Massiah v. United States 377 U.S. 201 (1964)
MASSIAH v. UNITED STATES 377 U.S. 201 (1964)
After a defendant had been indicted and released on bail, a bugged co-defendant who had turned police informer, engaged him in an incriminating conversation. The Supreme Court held that the Sixth Amendment prohibits deliberate elicitation of information from an indicted person in the absence of his counsel and ruled that defendant's incriminating statements were inadmissible at trial.
Barbara Allen Babcock
"Massiah v. United States 377 U.S. 201 (1964)." Encyclopedia of the American Constitution. . Encyclopedia.com. (March 22, 2019). https://www.encyclopedia.com/politics/encyclopedias-almanacs-transcripts-and-maps/massiah-v-united-states-377-us-201-1964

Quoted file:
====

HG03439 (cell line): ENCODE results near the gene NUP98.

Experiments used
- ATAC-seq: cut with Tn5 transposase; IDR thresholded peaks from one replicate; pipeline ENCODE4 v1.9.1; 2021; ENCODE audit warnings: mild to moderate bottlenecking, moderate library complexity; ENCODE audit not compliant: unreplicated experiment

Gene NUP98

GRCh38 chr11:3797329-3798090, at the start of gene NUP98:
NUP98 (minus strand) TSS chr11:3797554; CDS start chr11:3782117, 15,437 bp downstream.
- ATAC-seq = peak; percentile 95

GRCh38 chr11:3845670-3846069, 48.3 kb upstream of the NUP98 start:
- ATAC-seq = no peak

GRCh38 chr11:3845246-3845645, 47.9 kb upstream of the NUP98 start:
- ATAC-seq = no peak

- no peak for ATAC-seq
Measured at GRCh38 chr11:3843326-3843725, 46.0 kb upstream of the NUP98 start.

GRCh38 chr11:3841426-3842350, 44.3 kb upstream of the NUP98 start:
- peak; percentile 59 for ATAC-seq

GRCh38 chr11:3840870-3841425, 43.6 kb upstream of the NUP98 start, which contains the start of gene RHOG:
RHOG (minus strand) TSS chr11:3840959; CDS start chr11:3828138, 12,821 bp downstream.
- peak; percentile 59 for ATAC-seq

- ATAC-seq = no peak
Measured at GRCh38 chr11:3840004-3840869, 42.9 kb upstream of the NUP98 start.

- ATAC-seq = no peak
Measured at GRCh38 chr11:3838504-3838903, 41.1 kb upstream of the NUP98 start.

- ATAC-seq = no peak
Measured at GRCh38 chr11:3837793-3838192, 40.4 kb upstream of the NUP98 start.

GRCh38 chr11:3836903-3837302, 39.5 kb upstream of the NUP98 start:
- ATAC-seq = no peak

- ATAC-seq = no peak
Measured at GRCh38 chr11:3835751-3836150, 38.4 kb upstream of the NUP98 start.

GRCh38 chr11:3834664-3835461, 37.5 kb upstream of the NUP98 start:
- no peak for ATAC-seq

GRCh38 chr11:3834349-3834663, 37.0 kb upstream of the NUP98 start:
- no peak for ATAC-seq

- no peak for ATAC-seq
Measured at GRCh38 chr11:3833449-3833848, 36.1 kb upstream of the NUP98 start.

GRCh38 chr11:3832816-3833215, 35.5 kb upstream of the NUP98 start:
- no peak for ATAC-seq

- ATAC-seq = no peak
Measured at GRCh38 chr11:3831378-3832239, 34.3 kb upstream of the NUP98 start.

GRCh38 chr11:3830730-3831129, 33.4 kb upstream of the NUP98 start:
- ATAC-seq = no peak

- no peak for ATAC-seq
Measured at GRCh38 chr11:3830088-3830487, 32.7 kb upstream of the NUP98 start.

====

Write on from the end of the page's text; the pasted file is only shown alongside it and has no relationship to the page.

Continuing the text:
"Massiah v. United States 377 U.S. 201 (1964)." Encyclopedia of the American Constitution. . Retrieved March 22, 2019 from Encyclopedia.com: https://www.encyclopedia.com/politics/encyclopedias-almanacs-transcripts-and-maps/massiah-v-united-states-377-us-201-1964
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